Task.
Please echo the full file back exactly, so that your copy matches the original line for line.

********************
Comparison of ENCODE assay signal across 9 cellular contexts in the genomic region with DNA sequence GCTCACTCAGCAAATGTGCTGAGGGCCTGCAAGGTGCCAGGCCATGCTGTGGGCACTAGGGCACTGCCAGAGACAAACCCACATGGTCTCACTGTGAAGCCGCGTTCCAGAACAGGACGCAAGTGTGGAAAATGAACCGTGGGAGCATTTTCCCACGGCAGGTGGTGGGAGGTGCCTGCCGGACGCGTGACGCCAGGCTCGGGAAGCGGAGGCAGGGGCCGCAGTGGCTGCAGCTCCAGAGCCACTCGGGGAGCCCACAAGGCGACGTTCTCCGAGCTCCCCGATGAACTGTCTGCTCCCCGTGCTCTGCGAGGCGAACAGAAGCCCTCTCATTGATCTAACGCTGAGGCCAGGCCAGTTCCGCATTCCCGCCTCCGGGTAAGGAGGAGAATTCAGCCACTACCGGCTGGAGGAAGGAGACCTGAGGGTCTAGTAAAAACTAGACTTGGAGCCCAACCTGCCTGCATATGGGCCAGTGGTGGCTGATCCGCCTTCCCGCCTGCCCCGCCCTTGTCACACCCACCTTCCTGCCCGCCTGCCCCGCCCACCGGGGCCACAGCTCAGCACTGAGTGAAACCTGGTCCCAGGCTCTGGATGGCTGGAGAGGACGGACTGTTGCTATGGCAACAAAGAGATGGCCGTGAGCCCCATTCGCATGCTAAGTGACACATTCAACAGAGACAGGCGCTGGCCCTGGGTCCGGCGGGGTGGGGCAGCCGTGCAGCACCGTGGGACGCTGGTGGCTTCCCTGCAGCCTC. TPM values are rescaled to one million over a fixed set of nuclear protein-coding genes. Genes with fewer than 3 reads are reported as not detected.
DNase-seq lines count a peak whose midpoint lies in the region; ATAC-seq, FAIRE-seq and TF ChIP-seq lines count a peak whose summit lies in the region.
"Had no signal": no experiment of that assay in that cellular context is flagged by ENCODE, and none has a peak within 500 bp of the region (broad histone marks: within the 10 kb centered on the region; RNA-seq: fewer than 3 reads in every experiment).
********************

Comparison of ENCODE assay signal across 9 cellular contexts in the genomic region with DNA sequence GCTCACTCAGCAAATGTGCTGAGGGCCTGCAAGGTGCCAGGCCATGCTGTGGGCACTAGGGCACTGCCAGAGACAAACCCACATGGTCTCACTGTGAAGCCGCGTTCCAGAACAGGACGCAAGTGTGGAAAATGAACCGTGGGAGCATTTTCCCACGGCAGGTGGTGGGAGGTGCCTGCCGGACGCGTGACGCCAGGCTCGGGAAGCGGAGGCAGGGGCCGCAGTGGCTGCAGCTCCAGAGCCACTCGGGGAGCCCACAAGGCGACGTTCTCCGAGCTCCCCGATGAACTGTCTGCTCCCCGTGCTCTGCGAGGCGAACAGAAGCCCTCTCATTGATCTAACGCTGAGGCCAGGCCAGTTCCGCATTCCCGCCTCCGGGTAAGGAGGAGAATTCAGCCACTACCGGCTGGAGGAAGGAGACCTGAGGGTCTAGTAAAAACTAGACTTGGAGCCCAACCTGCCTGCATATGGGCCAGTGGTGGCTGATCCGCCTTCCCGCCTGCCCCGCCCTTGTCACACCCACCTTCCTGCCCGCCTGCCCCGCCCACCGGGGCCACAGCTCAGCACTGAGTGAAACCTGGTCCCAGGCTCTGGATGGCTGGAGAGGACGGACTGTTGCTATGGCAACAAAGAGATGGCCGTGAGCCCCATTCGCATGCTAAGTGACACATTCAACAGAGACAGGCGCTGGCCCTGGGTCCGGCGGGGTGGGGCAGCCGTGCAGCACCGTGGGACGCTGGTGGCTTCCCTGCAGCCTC. TPM values are rescaled to one million over a fixed set of nuclear protein-coding genes. Genes with fewer than 3 reads are reported as not detected.
DNase-seq lines count a peak whose midpoint lies in the region; ATAC-seq, FAIRE-seq and TF ChIP-seq lines count a peak whose summit lies in the region.
"Had no signal": no experiment of that assay in that cellular context is flagged by ENCODE, and none has a peak within 500 bp of the region (broad histone marks: within the 10 kb centered on the region; RNA-seq: fewer than 3 reads in every experiment).